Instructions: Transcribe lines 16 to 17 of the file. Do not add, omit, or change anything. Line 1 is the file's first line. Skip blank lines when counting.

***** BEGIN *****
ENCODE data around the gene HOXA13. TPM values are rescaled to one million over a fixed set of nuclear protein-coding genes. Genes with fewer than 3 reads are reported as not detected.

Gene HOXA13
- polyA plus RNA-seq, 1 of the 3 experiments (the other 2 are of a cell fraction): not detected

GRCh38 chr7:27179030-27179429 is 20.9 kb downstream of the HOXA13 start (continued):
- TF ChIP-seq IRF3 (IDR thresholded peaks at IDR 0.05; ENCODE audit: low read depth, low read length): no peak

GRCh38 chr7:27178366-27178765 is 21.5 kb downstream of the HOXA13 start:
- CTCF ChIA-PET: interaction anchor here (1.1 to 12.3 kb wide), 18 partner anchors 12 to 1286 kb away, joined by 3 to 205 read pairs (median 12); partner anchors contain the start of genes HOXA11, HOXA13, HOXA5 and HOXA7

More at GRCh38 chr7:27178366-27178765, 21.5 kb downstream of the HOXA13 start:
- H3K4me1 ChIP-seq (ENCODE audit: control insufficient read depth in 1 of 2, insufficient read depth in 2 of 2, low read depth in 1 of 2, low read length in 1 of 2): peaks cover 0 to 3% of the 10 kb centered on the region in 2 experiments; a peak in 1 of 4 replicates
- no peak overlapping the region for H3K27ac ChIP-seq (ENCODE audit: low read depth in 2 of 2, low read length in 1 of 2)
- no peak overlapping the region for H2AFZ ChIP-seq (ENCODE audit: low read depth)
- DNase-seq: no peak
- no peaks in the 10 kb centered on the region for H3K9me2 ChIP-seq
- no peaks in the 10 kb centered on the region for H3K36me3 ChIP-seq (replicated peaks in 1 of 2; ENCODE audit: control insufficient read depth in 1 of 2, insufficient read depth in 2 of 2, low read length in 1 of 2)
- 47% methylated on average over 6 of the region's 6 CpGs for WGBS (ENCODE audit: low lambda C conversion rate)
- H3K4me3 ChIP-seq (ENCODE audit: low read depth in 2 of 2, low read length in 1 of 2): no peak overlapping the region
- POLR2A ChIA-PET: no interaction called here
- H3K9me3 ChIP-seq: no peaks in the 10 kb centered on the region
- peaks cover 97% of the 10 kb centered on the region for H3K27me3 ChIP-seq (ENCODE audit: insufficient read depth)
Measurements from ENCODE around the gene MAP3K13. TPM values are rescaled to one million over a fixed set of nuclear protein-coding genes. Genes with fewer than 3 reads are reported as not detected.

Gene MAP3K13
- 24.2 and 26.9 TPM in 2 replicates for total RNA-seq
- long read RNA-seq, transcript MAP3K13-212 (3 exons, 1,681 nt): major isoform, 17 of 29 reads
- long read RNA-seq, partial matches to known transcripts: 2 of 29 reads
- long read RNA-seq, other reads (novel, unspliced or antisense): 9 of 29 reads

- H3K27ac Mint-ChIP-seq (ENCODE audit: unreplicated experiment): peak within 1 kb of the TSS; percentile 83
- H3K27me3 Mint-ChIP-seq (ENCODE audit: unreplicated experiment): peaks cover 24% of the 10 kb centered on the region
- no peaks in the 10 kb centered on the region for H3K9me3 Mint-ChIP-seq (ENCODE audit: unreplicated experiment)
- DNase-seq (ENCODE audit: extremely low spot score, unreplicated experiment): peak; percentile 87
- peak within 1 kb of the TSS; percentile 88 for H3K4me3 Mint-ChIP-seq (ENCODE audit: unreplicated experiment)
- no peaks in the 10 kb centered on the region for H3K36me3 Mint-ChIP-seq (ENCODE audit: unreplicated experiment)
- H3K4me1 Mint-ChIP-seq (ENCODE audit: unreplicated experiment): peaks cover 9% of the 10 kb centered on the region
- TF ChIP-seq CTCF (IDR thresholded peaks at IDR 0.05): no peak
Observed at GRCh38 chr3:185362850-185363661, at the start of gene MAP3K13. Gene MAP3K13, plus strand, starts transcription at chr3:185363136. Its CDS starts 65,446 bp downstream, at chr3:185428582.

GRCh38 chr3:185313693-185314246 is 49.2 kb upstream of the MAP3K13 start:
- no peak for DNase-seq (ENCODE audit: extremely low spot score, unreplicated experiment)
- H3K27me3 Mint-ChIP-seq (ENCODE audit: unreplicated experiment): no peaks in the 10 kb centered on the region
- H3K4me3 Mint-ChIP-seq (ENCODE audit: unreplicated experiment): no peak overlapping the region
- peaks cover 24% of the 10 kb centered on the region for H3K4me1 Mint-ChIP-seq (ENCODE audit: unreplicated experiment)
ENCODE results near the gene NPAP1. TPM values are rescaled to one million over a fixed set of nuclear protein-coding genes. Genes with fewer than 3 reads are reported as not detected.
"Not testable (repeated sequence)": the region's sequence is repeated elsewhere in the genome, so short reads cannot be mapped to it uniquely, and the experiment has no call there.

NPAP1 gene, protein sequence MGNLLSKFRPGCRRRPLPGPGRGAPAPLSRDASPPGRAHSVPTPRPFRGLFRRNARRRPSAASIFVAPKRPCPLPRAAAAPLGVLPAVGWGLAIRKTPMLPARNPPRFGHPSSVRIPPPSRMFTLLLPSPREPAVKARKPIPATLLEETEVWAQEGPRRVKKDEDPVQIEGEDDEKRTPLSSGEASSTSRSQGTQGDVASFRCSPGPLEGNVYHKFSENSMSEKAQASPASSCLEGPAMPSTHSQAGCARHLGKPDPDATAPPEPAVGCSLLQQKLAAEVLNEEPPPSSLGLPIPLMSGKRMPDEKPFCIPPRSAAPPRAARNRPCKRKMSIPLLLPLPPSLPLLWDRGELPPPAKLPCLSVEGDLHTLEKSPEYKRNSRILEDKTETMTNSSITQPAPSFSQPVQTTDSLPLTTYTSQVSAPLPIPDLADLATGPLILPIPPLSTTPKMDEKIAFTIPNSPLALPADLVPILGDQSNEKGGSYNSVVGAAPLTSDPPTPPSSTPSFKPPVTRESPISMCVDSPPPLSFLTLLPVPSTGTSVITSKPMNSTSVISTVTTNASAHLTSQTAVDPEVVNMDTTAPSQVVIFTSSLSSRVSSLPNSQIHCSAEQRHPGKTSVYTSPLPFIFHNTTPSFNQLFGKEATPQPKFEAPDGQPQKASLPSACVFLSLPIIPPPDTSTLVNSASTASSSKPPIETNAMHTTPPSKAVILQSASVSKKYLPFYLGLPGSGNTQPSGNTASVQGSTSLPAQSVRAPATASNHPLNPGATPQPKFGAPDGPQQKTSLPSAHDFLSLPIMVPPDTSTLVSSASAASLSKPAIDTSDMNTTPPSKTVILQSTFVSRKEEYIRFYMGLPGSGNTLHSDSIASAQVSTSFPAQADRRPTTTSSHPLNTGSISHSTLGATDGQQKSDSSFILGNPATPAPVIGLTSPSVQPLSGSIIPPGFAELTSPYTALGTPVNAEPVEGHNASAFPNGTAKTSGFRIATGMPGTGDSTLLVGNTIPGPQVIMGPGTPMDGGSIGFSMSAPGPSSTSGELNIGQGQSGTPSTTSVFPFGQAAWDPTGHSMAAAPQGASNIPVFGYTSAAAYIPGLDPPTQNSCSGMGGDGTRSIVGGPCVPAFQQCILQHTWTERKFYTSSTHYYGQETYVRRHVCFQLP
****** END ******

- H3K4me3 ChIP-seq (ENCODE audit: low read depth in 2 of 2, low read length in 1 of 2): no peak overlapping the region
- POLR2A ChIA-PET: no interaction called here